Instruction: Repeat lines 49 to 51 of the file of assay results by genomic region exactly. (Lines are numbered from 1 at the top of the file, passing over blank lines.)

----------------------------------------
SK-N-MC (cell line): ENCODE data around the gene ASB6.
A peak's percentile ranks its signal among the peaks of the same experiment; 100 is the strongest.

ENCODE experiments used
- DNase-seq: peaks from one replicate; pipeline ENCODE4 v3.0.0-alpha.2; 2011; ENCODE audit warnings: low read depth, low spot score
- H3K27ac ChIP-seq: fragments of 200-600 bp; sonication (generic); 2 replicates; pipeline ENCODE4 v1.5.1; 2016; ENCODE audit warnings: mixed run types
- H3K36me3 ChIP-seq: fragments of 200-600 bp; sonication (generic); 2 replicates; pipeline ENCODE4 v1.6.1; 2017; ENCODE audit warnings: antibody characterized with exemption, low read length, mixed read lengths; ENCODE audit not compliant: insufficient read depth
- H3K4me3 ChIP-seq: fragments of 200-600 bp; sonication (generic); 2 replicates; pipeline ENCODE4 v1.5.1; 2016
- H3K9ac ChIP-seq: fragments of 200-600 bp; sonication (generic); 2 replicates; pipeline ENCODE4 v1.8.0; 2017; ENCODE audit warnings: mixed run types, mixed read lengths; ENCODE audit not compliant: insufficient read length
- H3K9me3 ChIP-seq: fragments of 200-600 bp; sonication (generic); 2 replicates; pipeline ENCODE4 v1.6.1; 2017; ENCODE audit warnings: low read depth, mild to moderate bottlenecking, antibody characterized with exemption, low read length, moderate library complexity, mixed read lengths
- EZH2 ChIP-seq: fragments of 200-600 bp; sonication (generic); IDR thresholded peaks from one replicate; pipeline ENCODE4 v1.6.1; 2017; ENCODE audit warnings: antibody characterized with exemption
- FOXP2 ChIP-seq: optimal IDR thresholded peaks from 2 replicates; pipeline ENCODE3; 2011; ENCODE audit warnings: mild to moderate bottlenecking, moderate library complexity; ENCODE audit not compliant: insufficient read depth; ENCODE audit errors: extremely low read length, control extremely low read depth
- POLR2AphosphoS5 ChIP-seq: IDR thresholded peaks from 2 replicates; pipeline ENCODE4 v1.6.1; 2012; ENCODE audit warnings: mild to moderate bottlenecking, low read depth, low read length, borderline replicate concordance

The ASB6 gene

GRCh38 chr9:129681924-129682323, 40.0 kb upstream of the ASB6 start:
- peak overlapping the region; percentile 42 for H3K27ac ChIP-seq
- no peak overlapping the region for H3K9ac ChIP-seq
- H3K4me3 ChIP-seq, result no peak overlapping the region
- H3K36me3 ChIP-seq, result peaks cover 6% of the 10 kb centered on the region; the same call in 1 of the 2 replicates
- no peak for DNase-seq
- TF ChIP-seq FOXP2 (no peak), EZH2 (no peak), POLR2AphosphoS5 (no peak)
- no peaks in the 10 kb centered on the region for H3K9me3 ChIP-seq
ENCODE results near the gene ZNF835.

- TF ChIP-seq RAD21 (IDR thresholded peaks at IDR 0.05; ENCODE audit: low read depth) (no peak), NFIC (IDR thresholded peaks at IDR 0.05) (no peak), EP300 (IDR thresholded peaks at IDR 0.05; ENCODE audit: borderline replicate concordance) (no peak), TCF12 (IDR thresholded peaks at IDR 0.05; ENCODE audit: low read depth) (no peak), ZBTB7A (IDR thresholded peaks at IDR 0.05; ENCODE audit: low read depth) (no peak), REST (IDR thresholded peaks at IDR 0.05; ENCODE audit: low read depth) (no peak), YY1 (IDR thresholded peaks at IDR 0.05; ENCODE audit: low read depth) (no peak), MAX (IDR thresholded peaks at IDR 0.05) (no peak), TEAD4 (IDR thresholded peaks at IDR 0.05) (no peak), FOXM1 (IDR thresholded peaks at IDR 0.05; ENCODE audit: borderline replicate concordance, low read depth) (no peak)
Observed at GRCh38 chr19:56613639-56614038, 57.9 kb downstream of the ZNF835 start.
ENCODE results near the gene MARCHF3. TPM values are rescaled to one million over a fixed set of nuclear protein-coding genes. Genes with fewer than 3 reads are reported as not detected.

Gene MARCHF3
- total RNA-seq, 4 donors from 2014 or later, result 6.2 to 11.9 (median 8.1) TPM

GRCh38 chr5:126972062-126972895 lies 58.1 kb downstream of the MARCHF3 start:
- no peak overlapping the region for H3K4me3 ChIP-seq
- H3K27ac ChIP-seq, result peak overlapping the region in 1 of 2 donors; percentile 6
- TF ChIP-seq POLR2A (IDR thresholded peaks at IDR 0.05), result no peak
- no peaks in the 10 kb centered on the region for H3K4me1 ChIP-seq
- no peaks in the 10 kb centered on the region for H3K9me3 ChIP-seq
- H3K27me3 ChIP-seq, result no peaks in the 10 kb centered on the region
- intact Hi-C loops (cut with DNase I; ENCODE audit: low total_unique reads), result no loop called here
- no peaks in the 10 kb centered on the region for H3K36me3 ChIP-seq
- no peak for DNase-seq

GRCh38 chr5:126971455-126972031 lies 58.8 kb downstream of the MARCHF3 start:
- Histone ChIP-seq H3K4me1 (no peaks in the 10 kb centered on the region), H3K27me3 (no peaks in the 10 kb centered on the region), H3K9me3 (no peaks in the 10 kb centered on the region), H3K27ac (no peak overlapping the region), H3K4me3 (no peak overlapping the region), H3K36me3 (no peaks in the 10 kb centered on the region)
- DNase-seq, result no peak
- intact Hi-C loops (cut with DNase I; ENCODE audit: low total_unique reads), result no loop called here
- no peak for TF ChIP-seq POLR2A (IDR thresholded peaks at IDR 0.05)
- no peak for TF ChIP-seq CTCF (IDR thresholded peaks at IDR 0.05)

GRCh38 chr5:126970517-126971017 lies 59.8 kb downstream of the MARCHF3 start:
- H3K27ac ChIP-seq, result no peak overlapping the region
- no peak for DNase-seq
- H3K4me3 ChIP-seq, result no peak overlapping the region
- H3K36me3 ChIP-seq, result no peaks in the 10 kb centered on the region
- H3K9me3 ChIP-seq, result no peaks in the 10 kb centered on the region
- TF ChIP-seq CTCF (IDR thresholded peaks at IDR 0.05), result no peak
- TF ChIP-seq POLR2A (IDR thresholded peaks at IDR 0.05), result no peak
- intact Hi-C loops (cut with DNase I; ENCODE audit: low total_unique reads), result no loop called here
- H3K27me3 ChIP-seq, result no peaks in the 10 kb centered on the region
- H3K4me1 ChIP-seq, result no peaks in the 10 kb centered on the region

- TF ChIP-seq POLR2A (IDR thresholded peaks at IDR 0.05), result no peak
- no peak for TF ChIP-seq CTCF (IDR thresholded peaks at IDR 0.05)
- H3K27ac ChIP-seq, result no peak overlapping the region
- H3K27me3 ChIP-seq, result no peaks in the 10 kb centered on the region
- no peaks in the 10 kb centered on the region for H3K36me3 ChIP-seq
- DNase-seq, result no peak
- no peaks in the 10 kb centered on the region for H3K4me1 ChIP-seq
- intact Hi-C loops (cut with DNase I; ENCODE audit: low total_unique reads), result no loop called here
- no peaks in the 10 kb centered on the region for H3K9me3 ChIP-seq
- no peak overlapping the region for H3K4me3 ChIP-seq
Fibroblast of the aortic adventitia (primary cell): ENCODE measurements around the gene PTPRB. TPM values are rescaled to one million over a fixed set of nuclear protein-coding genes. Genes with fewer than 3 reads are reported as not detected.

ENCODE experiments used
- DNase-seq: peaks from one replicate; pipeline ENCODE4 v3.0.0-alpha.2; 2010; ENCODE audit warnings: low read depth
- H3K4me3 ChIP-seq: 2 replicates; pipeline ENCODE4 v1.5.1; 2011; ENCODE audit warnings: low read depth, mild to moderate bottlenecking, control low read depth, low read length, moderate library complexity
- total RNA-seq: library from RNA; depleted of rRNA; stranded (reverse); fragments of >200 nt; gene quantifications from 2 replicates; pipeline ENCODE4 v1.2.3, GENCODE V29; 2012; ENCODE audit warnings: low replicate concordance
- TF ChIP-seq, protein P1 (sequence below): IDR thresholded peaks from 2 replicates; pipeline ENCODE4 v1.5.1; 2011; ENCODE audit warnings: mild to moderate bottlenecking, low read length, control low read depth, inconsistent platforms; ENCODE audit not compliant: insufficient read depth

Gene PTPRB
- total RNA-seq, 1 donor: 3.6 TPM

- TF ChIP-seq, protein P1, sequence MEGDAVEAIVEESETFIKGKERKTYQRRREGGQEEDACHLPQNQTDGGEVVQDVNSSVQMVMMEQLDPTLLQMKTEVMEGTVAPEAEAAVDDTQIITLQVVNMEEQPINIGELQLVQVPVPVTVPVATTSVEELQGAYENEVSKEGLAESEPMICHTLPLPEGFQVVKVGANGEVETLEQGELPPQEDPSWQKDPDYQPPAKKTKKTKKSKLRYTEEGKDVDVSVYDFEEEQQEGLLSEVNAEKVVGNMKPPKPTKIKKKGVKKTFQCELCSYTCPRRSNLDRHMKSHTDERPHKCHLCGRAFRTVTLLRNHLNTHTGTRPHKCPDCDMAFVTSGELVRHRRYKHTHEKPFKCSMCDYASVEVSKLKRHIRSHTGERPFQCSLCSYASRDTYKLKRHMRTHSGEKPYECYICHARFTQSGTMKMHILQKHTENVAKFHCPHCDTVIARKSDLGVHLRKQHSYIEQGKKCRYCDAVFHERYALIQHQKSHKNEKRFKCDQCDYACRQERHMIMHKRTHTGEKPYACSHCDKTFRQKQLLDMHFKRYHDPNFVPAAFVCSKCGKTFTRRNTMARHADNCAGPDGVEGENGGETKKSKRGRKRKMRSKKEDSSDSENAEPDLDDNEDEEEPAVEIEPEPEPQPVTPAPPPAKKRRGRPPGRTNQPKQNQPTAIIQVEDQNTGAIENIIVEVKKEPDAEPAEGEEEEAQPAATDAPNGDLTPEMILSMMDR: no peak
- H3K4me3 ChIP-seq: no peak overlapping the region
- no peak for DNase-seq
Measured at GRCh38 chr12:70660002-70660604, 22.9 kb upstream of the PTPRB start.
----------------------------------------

- H3K9me3 ChIP-seq, result no peaks in the 10 kb centered on the region
- TF ChIP-seq CTCF (IDR thresholded peaks at IDR 0.05), result no peak
- TF ChIP-seq POLR2A (IDR thresholded peaks at IDR 0.05), result no peak